Pasadena, CA

The Pasadena Chapter hosted the 2021 Children’s Cluster: “Engineering Our Children for the Future,” on April 17. Twenty Black engineers (called Imagineers), technologists and others from Disney companies (including Marvel and Hulu) introduced the next generation of Black leaders to the STEM world where they make magic. At a time when many children are “Zoomed out,” more than 125 children from seven chapters participated and were genuinely engaged! We started with a presentation by Black astrobiofuturist Billy Almon, star of Animal Planet’s “Little Giants.” Children were riveted as he talked about biomimicry and firsthand experiences with snakes and sharks. Next, Disney technologists hosted a panel about their careers, then led break out rooms teaching the children to build robots and code a “Black-ish” website. Younger children created a science project. Participants received items such as Jack and Jill throws, beaker cups and a National Geographic Kids’ Beastly Bionics book.

Phoenix, AZ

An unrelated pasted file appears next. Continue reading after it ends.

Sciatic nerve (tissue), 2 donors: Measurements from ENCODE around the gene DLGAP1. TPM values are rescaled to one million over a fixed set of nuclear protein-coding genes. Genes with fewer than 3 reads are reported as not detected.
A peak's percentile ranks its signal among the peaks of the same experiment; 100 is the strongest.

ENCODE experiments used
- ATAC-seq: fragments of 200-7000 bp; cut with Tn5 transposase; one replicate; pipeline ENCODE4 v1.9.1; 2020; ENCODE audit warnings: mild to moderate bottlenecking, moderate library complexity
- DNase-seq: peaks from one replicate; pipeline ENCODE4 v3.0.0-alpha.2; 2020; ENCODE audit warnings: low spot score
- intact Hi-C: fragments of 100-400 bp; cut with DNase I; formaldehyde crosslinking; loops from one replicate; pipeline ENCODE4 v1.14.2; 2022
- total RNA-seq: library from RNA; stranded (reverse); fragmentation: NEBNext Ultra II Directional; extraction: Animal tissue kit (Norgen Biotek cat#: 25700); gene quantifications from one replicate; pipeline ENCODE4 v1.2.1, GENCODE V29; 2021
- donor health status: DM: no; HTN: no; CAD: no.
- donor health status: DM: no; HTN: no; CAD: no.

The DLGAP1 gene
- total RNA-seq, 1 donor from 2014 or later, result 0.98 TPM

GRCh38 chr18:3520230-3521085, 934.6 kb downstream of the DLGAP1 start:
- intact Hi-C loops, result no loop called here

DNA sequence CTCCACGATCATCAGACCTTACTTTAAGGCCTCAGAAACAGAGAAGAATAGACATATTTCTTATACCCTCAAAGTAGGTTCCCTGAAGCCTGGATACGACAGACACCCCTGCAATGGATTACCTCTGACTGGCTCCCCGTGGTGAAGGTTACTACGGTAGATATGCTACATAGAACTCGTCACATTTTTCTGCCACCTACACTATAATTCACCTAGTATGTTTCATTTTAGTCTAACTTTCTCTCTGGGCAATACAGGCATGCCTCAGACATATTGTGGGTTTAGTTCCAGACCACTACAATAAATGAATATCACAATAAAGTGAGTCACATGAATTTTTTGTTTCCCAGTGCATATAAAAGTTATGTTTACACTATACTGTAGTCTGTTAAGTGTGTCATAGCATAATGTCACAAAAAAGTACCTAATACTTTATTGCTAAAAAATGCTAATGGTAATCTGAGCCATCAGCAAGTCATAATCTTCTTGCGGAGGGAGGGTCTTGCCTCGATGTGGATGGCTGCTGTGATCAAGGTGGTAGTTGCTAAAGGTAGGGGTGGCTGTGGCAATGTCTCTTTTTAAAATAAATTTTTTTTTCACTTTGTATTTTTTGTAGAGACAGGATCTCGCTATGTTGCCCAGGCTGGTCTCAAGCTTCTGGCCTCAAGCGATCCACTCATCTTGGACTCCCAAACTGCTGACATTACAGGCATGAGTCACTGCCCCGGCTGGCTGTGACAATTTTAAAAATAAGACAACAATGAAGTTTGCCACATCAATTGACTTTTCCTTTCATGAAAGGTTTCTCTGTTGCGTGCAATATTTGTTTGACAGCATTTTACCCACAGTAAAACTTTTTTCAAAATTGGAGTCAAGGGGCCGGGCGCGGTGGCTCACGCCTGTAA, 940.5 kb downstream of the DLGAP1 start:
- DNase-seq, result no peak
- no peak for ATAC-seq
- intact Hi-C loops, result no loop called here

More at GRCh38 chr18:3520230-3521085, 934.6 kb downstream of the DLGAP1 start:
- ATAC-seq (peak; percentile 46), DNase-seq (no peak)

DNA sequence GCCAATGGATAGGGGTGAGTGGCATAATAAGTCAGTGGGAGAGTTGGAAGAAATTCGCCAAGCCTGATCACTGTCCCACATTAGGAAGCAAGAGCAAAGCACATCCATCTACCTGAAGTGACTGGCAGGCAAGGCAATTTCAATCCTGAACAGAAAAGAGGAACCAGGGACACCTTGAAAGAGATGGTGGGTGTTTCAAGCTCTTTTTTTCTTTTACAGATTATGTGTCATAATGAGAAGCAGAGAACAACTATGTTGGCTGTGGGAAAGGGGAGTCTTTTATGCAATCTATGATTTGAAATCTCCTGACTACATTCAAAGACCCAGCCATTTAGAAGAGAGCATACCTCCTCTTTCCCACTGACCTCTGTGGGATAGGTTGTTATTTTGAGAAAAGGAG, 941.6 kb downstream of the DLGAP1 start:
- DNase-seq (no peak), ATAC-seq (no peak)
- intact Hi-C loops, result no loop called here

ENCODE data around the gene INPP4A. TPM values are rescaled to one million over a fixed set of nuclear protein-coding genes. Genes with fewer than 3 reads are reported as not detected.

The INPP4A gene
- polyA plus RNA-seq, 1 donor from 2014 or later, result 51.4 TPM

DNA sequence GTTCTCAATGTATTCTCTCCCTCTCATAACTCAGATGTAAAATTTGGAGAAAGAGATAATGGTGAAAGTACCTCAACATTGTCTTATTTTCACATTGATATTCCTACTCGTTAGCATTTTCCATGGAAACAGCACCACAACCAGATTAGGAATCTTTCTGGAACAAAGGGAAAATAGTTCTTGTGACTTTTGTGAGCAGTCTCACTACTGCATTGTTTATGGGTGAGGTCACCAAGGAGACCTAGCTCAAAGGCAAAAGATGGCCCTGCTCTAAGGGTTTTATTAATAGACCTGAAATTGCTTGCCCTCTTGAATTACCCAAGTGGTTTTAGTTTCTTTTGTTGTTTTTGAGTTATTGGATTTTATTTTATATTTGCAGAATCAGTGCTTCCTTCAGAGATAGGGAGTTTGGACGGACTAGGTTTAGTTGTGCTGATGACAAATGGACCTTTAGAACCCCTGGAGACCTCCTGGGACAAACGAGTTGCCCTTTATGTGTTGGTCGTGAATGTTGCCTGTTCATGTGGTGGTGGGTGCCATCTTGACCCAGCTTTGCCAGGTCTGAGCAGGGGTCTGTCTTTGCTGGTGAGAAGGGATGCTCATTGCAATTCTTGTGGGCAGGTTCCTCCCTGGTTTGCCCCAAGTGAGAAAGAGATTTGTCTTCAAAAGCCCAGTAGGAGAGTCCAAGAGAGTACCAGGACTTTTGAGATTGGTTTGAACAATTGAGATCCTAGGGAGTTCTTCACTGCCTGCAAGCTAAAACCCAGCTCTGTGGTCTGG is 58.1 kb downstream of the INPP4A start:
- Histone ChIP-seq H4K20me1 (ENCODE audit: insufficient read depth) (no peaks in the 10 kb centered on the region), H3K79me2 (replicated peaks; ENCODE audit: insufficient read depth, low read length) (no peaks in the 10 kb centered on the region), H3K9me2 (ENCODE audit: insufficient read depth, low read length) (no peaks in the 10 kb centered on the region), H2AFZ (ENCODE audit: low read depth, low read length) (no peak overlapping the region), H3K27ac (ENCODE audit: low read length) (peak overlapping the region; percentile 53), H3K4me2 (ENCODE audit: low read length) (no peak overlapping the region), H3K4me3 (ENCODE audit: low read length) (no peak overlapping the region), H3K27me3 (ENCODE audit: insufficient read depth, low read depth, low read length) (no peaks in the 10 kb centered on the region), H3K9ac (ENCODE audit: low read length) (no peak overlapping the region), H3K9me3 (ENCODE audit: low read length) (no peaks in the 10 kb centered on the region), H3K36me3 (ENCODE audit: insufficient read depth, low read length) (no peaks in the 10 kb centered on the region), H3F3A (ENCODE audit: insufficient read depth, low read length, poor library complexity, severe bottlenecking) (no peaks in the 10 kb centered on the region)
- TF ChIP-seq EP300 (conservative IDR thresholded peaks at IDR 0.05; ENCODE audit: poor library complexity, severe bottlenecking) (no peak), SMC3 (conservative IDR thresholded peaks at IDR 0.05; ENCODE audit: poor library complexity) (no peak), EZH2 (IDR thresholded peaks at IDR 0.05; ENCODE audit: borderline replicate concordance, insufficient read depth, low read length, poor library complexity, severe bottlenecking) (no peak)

In April 2021, the Phenomenal Phoenix Chapter hosted the 2021 Arizona Virtual Children’s Cluster. Children from across the state of Arizona in grade groups pre-K to eighth grade participated in this socially distanced event. The cluster began with an opening presentation by Dr. Sian Proctor, International Speaker, Author, Geologist, Astronaut. Children divided into grade groups, rotating through hands on activities that included virtual painting sessions hosted by Gillette Art Studio, LLC; STEM-focused experiments led by Future Stars AZ, Inc.; and age-appropriate resources for staying mentally healthy while we physically socially distance and live through unprecedented times. Additionally, children were provided time to socialize and have fun with friends. The 2021 Arizona Children’s Cluster inspired our children to prepare for the future while also giving them the skills and knowledge to prosper in the present. 93